Buffalo + Sparrow Yoga Collective | By Lauren Farrauto

Last Updated: September 21, 2020By

Originally published in the Summer + Fall 2020 issue.

A seemingly unlikely pairing, the buffalo and the sparrow actually embody a powerful, mutually beneficial relationship. Buffaloes instinctively face a storm, rather than flee from it, in order to lessen its suffering and pass through quickly. The sparrow offers the buffalo community, guidance and support.

Photo courtesy of Rachel Stroud

For founders Rachel Stroud and Cole Schlam, Buffalo + Sparrow Yoga Collective hopes to be the sparrow for all the buffaloes currently facing the storm. The collective offers trauma-sensitive yoga classes and trainings in the Denver Metro area in studios including Asana Studio, Comeback Yoga and Samadhi Center for Yoga.

“We had experienced and witnessed yoga as a modality of deep, long-term health and recovery,” Stroud explains. “We wanted to provide a safe space for others to dive into their symptoms and navigate toward freedom through the practice of trauma-sensitive yoga.”

Trauma-Sensitive Yoga (TSY) focuses on working the body in order to alleviate the mind — known as the bottom-up approach. This method pushes stored trauma residing in places like the chest, hips and shoulders, out of the body and the nervous system.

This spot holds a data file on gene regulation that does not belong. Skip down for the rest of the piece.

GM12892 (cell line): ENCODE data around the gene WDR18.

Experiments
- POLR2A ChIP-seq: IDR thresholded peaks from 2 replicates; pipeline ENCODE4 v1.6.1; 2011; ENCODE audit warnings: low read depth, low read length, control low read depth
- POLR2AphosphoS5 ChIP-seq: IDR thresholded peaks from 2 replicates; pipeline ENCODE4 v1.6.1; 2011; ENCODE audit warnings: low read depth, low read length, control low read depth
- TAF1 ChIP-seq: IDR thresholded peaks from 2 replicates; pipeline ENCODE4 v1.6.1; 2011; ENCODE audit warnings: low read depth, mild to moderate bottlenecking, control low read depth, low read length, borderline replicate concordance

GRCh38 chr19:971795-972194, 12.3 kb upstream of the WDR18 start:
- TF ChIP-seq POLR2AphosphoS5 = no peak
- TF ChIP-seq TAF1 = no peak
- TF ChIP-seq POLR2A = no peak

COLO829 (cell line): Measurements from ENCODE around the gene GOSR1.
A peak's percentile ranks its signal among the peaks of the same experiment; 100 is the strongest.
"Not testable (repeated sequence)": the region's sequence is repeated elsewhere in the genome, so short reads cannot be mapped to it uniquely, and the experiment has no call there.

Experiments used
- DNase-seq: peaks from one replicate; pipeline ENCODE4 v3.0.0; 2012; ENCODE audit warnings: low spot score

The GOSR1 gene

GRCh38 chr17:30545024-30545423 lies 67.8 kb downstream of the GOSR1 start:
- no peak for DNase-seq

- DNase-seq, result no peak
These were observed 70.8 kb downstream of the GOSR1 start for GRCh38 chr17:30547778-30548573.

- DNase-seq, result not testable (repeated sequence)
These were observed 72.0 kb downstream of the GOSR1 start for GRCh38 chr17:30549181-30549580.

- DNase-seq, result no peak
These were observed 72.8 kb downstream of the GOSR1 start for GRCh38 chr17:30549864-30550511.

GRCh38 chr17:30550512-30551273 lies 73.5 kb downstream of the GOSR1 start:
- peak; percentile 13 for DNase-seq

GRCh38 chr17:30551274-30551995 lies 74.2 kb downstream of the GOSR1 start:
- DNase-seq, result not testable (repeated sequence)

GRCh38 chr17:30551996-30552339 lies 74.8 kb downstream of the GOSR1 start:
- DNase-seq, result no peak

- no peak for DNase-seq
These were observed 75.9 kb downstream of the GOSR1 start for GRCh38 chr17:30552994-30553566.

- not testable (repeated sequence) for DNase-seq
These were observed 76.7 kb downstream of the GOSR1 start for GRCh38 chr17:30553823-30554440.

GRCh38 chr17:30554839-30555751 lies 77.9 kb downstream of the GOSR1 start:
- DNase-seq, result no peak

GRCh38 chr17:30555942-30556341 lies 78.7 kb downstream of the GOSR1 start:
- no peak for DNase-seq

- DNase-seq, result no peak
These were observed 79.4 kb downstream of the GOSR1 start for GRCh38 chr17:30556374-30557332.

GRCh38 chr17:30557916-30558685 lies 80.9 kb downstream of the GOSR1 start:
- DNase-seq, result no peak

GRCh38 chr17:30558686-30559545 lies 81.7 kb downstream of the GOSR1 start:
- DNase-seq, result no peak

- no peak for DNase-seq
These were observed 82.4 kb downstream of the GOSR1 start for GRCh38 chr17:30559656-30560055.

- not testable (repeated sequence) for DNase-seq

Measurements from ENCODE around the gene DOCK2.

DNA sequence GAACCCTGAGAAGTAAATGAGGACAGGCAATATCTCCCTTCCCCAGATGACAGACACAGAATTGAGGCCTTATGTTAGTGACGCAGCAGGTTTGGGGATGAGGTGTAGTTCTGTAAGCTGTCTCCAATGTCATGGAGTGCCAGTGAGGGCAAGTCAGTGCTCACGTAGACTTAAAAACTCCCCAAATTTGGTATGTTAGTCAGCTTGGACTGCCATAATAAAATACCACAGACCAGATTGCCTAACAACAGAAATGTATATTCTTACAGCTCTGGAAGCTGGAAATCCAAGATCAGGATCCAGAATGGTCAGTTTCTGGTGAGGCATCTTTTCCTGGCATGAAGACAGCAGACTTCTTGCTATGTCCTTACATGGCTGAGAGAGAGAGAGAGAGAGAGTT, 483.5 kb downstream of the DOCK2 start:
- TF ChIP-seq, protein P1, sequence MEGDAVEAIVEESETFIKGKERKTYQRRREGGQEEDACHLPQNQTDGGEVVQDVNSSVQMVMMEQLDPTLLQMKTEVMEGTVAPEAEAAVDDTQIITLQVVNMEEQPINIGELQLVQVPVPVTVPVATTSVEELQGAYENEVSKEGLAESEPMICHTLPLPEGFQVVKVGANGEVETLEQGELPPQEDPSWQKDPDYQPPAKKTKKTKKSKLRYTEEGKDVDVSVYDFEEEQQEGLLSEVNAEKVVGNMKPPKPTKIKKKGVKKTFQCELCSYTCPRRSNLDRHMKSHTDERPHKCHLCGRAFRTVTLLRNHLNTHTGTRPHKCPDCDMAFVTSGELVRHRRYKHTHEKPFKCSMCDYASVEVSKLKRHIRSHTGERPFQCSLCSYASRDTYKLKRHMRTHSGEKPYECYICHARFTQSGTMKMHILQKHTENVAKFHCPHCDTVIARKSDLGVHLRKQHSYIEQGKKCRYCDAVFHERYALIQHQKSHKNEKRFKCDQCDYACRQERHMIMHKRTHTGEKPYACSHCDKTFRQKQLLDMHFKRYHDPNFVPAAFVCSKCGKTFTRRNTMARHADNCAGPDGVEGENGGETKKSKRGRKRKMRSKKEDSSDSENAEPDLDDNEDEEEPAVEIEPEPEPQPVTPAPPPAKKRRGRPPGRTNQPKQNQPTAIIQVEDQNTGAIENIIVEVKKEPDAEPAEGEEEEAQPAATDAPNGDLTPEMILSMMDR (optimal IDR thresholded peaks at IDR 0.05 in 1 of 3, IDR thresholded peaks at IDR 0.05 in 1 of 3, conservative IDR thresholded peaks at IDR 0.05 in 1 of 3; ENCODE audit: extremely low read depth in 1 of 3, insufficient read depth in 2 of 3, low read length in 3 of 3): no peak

Grounding, balancing and strengthening poses are utilized to empower survivors and help them become more aware of their bodies. The classes are intentionally slow-paced, allowing the student time to experience and react to the feeling of a new pose and the memories it potentially brings to light. The duo doesn’t offer hands-on assists to avoid triggering their students and further support them in their journey.

A student who comes to a TSY class should expect to find compassion and leave with a well equipped toolbox to help them navigate their trauma. These classes also employ invitational cueing; this means the student is given options within each pose, empowering them through choice, which was likely taken away from them during trauma. This choice “gives them the ability to listen to their body’s needs, in order to take care of it in ways that support their unique self,” Schlam elaborates. “This helps survivors befriend their bodies and take care of themselves as awareness about their body grows.”

The power of choice is extremely important to both owners, since it “works empowerment into lived experience to take off the mat,” Stroud says. The majority of the time,

Stroud and Schlam are unaware of the specific kinds of trauma in their classes, but they believe that is completely reasonable. “We exist simply to aid in the process of healing from one’s trauma,” Stroud emphasizes.

They also stress the importance of fully feeling, even when difficult, which is crucial to holistic healing. Buffalo + Sparrow’s mission is to help practitioners achieve freedom in the body through the release and alleviation of traumatic symptoms. Stroud and Schlam challenge their students to “be the buffalo” — to face the storm head on. As the sparrow, they will be there to help provide a safe space and help people find the path to recovery. As Stroud says: “Courage in every breath.”

Lead photo by Christina Patsiokas/Green Lion Images.


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